High-resolution Displays

Scrivener looks beautiful on my 15-inch Retina MacBook Pro. I’m considering the purchase of a Windows laptop for writing. I need a smaller computer for portability.

Will the Windows version of Scrivener display icons and text gracefully on a high-PPI screen like the one on the Toshiba Kirabook (13.3-inch 2560x1440)? Or will everything look tiny?

Scrivener fits in with most other software on Windows, which in turn follow the font size settings, which can be adjusted globally to compensate for higher resolution displays. It’s kind of like how Apple handles it on their high-resolution models, in effect, although the technology is completely different. That said I haven’t tried it on anything super high-resolution. My PC laptop has a pretty dense display, but it’s still considered on the high end of normal, rather than approaching print resolution.

I am just being curious Peter (see what I did? :smiley:): Why would you want to purchase a windows machine?

You’re right to be curious. :slight_smile:

Mac laptops are great but they don’t have dedicated PageUp, PageDown, Home, End, Delete buttons.

I know… I’m being silly.

Is the Mac version of Scrivener a lot better than the Windows version? This alone can tip the scale for me.

Thanks!

I am a repentant windows user (started with DOS), Peter & only switched to mac 2 years ago; I never looked back, even when I missed the del key! :slight_smile:

I’ve never used scrivener for windows, but judging from the frustration of the windows users that frequent these pages, yes, scivener for windows lags quite a bit behind.

Actually Mac keyboards do have these keys, Apple has just inexplicably decided to stop printing the function modified versions of the key, making it impossible for the average person to discover them. They can, as they always have been, be access by holding down the Fn key. With that key, the following modified keystrokes are available:

Delete: forward delete.
Return: Enter
LeftArrow: Home
RightArrow: End
UpArrow: PgUp
DownArrow: PgDn

AHA, thank you for that AmberV :slight_smile:

(Completely off topic: would you by any chance know what replaces F4 for anchored references in excel on the mac??)

No clue on that! I only test using Office for the PC via virtual machines (which is my technological equivalent of a ten foot pole).

hahaha… thanks :slight_smile:

Curious, has anyone tried running Scrivener at 150% or 200% DPI scaling under Windows? :slight_smile:

The Surface Pro 2 looks quite attractive…

I’m using 125% scaling.

The default text size in the editor is a bit small, but I’ve just increased the zoom and it’s fine.

The menus and icons and such are all perfectly readable.

COMMAND + T
Check out: office.microsoft.com/en-ca/mac-e … 27337.aspx

(The fact that these shortcuts are different to the Windows ones is probably the single largest reason why I would struggle to switch to a Mac)

Unless you are really really really stubborn it will take less than a week of solid use per program to adjust. It’s just repetition. Working on both platforms is a bit more confusing. Since I work in full screen I often forget what OS I’m in, which results in “intense moments of inappropropriate language”.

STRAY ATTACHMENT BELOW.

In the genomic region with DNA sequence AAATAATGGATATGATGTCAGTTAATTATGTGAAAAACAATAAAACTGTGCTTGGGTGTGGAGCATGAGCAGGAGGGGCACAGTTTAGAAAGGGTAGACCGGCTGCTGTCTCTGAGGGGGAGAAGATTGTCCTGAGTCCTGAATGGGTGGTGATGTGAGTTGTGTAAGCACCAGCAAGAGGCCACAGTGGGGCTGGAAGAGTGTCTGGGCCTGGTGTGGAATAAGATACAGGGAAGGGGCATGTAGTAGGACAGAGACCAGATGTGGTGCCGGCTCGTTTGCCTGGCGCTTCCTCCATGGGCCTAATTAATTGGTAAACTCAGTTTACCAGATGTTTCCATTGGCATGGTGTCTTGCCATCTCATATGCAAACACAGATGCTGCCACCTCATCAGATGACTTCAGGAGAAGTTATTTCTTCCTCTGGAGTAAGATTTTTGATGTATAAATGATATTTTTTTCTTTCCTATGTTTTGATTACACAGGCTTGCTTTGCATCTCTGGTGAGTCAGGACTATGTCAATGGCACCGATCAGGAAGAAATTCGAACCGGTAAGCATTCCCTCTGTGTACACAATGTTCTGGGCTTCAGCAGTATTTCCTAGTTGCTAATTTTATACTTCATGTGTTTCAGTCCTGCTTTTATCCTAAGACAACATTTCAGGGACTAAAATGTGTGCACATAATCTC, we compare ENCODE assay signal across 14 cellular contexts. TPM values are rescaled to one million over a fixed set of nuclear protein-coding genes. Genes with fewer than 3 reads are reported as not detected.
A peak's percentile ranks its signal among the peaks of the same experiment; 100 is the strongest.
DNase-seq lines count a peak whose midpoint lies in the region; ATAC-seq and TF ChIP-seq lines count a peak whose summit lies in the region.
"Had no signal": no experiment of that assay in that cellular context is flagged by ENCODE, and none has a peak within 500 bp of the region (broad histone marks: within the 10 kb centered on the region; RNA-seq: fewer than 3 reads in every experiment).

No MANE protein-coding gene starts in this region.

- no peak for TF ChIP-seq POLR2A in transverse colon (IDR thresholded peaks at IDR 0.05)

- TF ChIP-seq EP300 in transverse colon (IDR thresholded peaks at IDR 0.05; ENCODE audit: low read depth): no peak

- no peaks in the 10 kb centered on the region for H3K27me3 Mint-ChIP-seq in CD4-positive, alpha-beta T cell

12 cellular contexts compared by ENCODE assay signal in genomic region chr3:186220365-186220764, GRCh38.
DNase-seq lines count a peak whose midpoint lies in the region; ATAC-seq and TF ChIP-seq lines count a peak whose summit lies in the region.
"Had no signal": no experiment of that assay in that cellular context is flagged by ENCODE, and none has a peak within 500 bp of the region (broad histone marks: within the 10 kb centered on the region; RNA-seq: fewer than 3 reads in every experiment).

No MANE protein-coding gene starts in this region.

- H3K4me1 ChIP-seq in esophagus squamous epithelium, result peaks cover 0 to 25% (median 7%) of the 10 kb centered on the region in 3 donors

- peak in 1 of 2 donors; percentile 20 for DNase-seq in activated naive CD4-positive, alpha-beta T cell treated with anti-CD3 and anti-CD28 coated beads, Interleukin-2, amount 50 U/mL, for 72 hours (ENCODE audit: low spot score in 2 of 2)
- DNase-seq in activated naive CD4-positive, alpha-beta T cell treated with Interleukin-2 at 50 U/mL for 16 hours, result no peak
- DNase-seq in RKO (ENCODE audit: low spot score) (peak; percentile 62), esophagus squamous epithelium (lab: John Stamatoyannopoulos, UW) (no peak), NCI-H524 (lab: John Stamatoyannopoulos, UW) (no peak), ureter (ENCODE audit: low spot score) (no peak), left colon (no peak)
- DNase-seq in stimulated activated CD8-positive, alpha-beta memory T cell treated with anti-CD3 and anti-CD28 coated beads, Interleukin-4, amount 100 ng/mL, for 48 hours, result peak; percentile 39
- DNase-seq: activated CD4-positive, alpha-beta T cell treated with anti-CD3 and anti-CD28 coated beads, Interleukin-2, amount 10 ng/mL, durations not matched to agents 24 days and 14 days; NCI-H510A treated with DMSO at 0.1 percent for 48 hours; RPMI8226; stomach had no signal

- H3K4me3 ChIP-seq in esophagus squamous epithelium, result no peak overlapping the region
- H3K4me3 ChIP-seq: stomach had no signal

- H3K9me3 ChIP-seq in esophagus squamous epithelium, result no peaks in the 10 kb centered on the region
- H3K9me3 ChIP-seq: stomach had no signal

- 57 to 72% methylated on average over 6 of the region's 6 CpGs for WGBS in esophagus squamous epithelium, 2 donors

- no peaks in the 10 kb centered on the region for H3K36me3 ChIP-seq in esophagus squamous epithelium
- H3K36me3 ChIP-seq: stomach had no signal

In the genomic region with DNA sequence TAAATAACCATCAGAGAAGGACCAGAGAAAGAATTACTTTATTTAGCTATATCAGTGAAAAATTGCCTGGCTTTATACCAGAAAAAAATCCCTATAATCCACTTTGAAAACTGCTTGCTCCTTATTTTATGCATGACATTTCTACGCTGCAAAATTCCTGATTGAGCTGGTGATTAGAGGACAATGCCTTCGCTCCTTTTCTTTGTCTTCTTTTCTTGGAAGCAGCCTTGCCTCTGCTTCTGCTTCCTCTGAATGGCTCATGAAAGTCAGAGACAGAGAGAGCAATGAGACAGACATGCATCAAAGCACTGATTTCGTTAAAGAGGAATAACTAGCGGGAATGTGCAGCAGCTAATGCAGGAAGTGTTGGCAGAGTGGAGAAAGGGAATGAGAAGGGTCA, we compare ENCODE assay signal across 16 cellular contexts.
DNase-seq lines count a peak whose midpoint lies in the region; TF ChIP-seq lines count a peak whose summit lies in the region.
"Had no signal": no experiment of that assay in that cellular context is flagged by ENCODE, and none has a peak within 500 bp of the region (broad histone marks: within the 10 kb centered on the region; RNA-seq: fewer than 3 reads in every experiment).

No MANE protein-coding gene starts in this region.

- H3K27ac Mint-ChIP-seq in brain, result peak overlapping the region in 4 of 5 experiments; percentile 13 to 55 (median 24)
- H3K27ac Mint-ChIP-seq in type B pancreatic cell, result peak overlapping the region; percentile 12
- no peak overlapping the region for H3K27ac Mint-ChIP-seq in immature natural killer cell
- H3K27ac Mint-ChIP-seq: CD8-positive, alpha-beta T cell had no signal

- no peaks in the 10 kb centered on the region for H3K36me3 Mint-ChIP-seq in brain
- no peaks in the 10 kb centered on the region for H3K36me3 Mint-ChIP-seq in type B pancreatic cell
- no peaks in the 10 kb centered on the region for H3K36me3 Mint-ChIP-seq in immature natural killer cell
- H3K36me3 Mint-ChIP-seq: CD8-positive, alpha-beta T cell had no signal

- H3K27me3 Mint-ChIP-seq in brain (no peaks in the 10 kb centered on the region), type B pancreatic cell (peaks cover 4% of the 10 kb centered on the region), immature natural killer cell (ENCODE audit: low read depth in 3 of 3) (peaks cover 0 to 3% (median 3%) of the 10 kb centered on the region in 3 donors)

That’s what the official reprimand called it anyway. My team called “the sound of Jaysen explaining the situation”. I think they meant it as a compliment.

I am with you. My wife’s Mac laptop drives me crazy with the omission of these basic keys. Instead, we are all expected to march behind the late Mr. Jobs and his “swipe” mania. Just my .02 cents. (Also, Macs are more expensive) :wink:
JohnN

Except that, as pointed out above, these keys do exist. :slight_smile:

I believe page up is control-up and page down is control-down.
Or it could be option-up and option-down. I’m not at the mac to check.

Swiping… its a new thing. If that’s all you’ve heard about it’s because the “ios” community is much larger than the OSX community (in terms of numbers). The drive toward “common interface” is killing the desk/lap top OS. Ex Windows 8…

I wish the Mac had pointing-sticks like those red eraser-heads on ThinkPads. I still prefer them over touchpads.

Thank you kind Sir, very helpful. :slight_smile:

Ahhh, Freudian appendages will always gather support… :smiling_imp:

The thing I hate about track/touch pads is the stupid trend to jumping the mouse to where you place your finger. the only time that is useful is when the finger is placed on the screen. The current mode results in me using language that is not fit for utterance. Now that I am seeing in on windows systems, I have lost all hope for the future of humanity.

Yes, it is that serious.


Per the ongoing back-and-forth about Windows versus Mac keyboard capabilities, do any Mac users use a third-party keyboard such as one made by Logitech with their Mac? Will Macs even permit the use of aesthetically impure input devices?

Many of the software packages I need to use professionally run only under Windows. I have recently been encountering quite a few fellow users of those Windows programs who run them in a virtualized environment on a Mac. (One such user jokes that Windows 7 runs more reliably on a Mac than it does in native mode.)

That for me raises the question of multi-button mice and full function keyboards. It appears that Macs can be coaxed into supporting, say, Logitech multi-button mice(?) But how about keyboards?

I use a program called Uberoptions (uberoptions.net/) to enable me to speedily perform useful operations simply by clicking one of my Logitech Revolution MX’s buttons or Wave Keyboard’s function keys. Will I really have to give all that up simply to satisfy Apple’s Aesthetics Police?

Cheers & thanks,
Riley
SFO